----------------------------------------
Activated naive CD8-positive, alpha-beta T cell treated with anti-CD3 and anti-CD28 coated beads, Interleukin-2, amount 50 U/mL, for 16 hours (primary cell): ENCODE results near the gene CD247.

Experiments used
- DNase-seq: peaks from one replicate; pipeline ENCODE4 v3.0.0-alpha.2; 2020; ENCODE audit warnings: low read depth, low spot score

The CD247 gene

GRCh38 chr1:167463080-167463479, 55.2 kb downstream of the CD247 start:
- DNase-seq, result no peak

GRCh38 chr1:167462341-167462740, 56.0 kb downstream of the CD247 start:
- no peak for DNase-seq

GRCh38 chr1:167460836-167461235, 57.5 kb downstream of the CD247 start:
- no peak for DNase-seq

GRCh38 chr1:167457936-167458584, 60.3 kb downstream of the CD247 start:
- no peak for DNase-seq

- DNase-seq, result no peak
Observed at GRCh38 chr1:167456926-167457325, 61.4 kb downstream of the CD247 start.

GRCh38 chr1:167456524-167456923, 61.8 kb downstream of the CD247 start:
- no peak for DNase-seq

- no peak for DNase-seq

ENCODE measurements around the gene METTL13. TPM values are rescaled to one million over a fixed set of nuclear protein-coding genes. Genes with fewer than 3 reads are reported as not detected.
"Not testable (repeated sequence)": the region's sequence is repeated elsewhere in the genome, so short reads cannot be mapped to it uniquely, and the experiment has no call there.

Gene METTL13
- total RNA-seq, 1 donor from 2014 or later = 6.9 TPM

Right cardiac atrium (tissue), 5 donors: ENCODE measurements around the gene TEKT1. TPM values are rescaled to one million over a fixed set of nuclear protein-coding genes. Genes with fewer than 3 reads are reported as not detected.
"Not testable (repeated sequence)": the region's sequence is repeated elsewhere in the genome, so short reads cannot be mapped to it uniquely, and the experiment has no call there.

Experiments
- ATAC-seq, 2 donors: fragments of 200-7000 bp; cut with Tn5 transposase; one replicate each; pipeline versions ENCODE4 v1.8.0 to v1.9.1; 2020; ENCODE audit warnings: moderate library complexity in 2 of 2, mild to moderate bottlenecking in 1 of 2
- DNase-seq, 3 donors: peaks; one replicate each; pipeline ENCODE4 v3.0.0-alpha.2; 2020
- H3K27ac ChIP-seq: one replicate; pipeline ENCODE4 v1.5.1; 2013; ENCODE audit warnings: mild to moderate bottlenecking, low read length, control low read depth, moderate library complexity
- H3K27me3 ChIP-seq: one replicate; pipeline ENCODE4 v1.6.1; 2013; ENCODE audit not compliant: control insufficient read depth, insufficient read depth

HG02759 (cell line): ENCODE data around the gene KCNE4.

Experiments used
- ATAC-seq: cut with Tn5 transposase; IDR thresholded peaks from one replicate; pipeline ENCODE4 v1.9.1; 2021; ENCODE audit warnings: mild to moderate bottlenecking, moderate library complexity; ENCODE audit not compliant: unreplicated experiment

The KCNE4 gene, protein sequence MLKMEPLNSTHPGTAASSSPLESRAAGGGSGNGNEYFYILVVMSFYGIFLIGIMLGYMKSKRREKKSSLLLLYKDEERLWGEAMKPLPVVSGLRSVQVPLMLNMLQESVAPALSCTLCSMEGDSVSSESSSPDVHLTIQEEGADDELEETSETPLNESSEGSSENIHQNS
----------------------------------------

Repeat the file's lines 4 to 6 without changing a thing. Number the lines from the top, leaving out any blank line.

The CD247 gene

GRCh38 chr1:167463080-167463479, 55.2 kb downstream of the CD247 start:
- DNase-seq, result no peak